the proof may be in the protein
February 20, 2014 10:03 AM   Subscribe

Approximately 176 million women and girls worldwide suffer from endometriosis; 8.5 million in North America alone. Associated costs of the disease are estimated to be a staggering $22 billion annually. The pain can be debilitating and infertility is a common outcome. Yet after decades of research, the jury is still out on what causes it, and many doctors still don't even know when they should be looking for it. Now, a group of researchers at MIT have taken a new approach, one with a characteristic engineering slant.
posted by Koko (26 comments total) 29 users marked this as a favorite

 
This new method sounds like something so (brilliantly) obvious I'm surprised it hasn't been tried before. How exciting, I hope the protein-key leads to better care, or perhaps even (knock on wood spit three times) a cure.
posted by dabitch at 10:25 AM on February 20 [2 favorites]


"In women with the disease, tissue that normally lines the uterus grows elsewhere in the body—for instance, on the ovaries, bladder, or bowel—often causing pain, infertility, or both. In early-stage cases, patients have small lesions, usually accompanied by inflammation; if the disease progresses, scar tissue may cause one organ to stick to another."

I must admit to being one of those people who "knew" what endometriosis was, but never really knew. Thanks for this link.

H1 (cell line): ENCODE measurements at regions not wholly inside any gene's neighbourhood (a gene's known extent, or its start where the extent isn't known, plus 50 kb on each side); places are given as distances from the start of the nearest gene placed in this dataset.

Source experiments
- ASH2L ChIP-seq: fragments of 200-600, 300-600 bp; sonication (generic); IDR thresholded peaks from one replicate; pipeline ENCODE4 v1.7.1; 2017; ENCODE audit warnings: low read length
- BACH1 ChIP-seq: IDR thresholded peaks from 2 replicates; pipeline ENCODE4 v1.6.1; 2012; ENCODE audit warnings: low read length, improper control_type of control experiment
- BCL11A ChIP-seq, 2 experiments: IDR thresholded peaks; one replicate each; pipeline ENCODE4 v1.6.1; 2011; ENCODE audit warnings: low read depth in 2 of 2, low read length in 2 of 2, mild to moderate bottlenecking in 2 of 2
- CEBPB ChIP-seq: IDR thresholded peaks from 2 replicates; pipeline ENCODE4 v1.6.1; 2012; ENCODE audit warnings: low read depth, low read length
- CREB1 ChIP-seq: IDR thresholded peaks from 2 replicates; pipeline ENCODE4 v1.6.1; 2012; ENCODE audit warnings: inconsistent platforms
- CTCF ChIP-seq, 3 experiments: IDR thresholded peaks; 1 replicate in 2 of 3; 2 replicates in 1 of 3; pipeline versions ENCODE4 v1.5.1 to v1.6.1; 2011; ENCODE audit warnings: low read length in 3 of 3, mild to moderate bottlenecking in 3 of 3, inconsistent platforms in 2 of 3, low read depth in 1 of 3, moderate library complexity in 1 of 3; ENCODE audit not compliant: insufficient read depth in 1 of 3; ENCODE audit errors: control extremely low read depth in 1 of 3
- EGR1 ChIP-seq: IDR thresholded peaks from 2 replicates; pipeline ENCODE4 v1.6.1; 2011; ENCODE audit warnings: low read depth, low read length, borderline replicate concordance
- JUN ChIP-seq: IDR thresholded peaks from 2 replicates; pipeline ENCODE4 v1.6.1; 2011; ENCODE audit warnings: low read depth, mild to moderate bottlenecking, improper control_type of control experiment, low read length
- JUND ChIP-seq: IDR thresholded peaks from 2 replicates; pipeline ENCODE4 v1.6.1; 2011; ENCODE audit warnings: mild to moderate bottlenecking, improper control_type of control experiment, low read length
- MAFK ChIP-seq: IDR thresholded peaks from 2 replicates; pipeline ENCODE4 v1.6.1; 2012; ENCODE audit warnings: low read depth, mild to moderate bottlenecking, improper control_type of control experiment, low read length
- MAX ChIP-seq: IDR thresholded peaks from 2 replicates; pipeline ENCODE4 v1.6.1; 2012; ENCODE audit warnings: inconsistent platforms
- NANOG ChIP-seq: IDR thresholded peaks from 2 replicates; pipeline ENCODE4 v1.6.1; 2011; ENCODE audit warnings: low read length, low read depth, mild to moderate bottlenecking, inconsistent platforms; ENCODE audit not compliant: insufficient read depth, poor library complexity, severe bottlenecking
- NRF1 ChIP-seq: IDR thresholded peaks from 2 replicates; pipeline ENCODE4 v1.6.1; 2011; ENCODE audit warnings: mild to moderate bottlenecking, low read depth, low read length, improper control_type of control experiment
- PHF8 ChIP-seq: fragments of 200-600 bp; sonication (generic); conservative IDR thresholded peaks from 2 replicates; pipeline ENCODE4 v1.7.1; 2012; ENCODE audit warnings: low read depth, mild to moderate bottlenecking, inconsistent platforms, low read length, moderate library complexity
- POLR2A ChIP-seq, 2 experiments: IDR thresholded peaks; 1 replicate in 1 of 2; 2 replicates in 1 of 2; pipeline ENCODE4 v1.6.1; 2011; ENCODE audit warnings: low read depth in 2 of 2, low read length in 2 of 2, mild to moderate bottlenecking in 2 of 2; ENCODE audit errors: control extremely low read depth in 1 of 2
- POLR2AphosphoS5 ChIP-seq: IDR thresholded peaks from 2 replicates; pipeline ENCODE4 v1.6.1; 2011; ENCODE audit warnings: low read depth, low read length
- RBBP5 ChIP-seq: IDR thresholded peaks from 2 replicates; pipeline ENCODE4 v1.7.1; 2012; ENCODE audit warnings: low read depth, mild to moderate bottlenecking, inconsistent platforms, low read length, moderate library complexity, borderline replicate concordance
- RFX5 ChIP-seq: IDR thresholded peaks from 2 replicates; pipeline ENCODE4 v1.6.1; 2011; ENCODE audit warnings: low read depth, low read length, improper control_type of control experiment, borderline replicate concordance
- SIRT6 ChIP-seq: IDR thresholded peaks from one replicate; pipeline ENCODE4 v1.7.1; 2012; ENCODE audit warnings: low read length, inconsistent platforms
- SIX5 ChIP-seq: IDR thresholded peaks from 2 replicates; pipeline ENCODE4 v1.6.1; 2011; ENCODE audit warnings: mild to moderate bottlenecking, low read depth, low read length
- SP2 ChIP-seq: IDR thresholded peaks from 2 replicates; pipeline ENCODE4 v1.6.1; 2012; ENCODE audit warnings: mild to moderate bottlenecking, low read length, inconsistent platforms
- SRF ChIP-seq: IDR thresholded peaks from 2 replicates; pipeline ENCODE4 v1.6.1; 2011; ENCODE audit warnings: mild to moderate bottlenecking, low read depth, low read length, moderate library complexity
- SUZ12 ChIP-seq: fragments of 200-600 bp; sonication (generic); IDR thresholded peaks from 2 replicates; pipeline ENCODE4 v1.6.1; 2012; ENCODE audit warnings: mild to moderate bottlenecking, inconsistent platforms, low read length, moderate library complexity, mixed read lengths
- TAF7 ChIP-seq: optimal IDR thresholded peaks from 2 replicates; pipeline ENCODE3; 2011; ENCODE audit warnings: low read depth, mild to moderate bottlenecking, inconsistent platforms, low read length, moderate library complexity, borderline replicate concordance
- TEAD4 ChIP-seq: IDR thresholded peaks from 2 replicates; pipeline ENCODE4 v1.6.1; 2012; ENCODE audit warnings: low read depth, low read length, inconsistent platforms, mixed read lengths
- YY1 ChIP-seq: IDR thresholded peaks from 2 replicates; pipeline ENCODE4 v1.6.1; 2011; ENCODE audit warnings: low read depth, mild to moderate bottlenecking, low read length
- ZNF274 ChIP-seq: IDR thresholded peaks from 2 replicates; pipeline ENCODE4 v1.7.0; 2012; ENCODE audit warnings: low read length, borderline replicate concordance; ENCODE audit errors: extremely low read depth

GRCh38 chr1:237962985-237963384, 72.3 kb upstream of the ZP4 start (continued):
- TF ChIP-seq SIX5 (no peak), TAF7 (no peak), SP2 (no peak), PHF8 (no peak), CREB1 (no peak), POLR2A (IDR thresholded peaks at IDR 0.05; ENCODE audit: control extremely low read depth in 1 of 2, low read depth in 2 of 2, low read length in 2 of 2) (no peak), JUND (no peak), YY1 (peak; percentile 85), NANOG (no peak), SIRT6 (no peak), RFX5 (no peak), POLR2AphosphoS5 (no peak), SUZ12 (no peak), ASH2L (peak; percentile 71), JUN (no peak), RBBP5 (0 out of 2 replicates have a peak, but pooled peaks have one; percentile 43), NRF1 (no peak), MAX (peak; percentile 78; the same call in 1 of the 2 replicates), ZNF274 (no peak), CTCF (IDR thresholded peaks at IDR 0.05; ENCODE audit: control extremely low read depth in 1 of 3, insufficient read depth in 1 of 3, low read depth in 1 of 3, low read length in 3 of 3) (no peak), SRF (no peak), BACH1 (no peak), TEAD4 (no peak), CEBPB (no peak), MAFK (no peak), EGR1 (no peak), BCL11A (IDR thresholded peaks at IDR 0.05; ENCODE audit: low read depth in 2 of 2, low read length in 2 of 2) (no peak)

posted by psoas at 12:20 PM on February 20 [2 favorites]


Wow, this is really timely for me; I've just scheduled what will probably be my "first" laparoscopy, in that most women with endo have more than one, since the endo can always come back.

Researching endo has always been frustrating for me. There's no cure -- the physical excision or ablation of the tissue/adhesions can give people a reduction in symptoms for at least awhile. There's no test -- they diagnose you definitively through surgery. And besides treating the pain and putting you on hormonal birth control -- which many women can't take for one reason or another -- that's pretty much all they can do.

Thanks for posting this. It's good to know it's being worked on. I've heard numbers as high as 1 in 10 women having some endometriosis. It can wreck your life. I have symptoms most days these days and I'm sitting on a heating pad at work right now. It's a miserable waste of a lot of days.
posted by fiercecupcake at 12:50 PM on February 20 [10 favorites]


I have to think that early medicine's neglect of women's bodies and diseases (such as the textbooks that featured only male models, and of course all the drugs that only got tested on men) have meant that problems women suffer from that should have been looked at years ago are just now, slowly, starting to be addressed. I've had friends who suffered from this, I hope they find a good treatment/cure.
posted by emjaybee at 12:51 PM on February 20 [4 favorites]


fiercecupcake, I hope your lap helps you out for a bit, I've done a few. I'm doing really well these days actually, after nursing for two years (keep the menses at bay for nearly three). Not a tactic everyone can use, obviously but I'm one of those women who has a terrible time on hormonal birth control so my other options weren't very helpful at all.